Deaf teenagers already have a lot on their minds, even before the COVID-19 pandemic. And like all teenagers, they are experiencing lots of feelings of uncertainty, anticipation, and insecurity as they navigate the transition from child to adult. That’s where self-determination can help — during the pandemic and beyond. [Disponible en español]
Whether you are meeting with colleagues who are working from home due to the COVID-19 pandemic, or connecting with clients in another state, a little advance planning can make sure your next online meeting is effective and accessible to deaf and hard of hearing people who will be attending.
Besides running a better meeting, effective communication between hearing and deaf people has other benefits for career success. Research shows it strengthens relationships, increases well-being, and fosters meaningful participation in the workplace.[Disponible en español]
As we all cope with our “new normal” and struggle to grasp the magnitude of what’s happening — and the uncertainty of what’s to come — I want to take a moment to pause and check in with you. This is what I know for sure:
We know that some students were unable to attend the first panel discussion on April 9, so we are hosting this panel again in hopes that you can join us. We will host the panel on Zoom on April 22 at 7 to 8:30 p.m. CDT.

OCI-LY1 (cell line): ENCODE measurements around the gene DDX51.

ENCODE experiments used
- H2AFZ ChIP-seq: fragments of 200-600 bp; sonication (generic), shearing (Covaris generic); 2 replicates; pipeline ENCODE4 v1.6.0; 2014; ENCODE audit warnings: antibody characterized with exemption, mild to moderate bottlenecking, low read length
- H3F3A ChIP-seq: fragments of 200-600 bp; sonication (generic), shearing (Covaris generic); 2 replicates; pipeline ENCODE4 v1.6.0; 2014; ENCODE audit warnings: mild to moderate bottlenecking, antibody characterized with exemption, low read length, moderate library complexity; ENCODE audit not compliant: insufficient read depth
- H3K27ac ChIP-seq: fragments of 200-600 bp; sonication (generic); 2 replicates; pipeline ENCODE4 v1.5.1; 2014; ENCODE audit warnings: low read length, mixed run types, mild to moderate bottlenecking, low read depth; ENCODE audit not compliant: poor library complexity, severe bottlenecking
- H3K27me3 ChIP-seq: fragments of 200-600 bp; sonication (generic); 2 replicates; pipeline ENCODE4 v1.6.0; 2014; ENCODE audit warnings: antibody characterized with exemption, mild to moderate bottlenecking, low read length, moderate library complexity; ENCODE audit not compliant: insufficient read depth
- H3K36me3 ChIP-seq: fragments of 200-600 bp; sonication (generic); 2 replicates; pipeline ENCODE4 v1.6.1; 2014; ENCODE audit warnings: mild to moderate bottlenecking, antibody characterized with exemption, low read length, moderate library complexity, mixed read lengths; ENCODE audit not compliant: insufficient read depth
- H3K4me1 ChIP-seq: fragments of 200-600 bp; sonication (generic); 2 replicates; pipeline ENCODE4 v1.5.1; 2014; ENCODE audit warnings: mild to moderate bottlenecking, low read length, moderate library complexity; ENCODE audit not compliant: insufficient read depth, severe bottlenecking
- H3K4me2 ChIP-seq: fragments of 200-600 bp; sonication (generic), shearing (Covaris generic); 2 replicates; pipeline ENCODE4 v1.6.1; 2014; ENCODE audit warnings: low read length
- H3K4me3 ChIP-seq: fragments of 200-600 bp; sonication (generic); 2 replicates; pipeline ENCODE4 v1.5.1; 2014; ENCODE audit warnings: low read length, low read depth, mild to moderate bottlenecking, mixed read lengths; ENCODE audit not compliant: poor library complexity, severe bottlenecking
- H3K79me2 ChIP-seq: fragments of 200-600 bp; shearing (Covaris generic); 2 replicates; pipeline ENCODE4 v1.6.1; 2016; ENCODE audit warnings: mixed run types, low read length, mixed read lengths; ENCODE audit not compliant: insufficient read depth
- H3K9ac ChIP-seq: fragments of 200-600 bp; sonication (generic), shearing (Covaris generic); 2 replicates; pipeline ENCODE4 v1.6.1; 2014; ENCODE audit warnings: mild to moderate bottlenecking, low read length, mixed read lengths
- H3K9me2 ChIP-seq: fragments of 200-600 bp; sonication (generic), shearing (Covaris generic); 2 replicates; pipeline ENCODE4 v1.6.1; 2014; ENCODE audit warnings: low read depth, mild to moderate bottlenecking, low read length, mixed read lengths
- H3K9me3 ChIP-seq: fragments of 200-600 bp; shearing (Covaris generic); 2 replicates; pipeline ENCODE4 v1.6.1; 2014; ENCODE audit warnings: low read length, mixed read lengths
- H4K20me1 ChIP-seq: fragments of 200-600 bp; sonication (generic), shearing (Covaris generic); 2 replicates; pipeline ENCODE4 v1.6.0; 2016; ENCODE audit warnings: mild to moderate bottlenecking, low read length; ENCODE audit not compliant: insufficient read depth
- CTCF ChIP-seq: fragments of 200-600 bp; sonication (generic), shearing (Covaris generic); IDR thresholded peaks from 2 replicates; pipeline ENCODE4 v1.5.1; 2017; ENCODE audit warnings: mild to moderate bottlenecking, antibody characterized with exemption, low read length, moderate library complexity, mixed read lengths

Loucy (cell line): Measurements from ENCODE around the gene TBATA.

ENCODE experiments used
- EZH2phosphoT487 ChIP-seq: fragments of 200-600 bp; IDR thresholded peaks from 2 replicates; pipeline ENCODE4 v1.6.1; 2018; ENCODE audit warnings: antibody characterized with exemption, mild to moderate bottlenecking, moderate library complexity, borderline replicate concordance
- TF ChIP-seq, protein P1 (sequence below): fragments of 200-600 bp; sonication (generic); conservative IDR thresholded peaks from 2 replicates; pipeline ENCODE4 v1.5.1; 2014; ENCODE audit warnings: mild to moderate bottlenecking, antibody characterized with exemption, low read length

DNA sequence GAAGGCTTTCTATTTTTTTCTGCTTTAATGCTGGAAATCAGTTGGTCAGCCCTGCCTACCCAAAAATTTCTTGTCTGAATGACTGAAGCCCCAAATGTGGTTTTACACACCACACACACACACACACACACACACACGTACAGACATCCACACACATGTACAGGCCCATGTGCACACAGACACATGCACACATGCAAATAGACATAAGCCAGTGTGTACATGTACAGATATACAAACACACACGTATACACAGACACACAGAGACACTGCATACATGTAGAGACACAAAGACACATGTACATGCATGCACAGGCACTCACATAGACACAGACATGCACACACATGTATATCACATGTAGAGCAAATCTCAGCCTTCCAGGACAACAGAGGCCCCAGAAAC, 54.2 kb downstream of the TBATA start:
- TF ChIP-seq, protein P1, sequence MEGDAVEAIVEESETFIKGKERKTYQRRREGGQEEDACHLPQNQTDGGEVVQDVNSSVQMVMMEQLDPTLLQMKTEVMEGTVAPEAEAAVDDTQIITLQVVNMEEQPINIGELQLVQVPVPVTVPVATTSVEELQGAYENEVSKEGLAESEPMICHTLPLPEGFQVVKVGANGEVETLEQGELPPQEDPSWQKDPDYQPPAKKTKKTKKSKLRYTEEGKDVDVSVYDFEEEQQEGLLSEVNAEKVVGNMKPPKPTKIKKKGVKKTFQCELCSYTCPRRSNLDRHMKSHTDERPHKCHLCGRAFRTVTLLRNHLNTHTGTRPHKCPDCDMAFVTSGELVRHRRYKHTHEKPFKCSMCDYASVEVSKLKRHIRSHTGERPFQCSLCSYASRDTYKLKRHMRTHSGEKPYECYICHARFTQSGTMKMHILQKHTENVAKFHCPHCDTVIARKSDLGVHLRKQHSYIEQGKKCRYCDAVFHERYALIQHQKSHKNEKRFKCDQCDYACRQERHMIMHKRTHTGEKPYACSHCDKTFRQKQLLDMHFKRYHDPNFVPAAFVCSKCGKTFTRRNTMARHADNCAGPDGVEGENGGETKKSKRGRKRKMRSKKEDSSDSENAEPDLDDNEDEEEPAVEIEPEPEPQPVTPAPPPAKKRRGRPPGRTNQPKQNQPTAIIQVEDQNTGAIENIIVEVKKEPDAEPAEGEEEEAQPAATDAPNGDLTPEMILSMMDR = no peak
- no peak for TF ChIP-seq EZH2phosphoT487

Deaf college students, just like their peers, have faced a challenging spring semester — from coping with a worldwide pandemic to the sudden move to online classes for many. These changes in learning environments mean so much more to deaf students than just Zoom meetings and searching for wifi. Accessibility has changed dramatically in just a short period of time.
For deaf middle and high school students, there are very few accessible online games or resources. That’s why Deafverse, the first-ever American Sign Language (ASL) accessible online game for deaf teenagers, is the go-to game for at-home learning. [Disponible en español]
Parents and educators can make online learning accessible for deaf and hard of hearing students during the COVID-19 pandemic with new online resources from the National Deaf Center on Postsecondary Outcomes at the College of Education at The University of Texas at Austin.
The National Deaf Center of Postsecondary Outcomes (NDC) has assembled a live panel of deaf undergraduate and graduate students to discuss their online learning experiences and tips for strengthening access and self-care during this stressful time. During the panel, students are invited to participate and share their own online learning experiences.
As schools across the country transition to online courses in response to COVID-19, educators are working to ensure students receive the same quality education they received in the classroom. For deaf students, this means all course content must be accessible and equitable.
This checklist for teaching deaf students online helps educators meet their needs and ensures compliance with the law. Stay tuned for a new National Deaf Center resource in the coming weeks, which will expand the checklist with more detailed tips and advice.
We have resources ready for you on a dedicated COVID-19 information page. We will be building out tailored information to support both short- and long-term decision making on important topics including accessibility, transition planning, self-advocacy, and mental health during this time of stress and change. Check back often for updates on a range of topics, and follow us on Twitter, Facebook, LinkedIn, and Instagram for daily insights on ways to mitigate the potential negative impact of the spread of the coronavirus. [Disponible en español]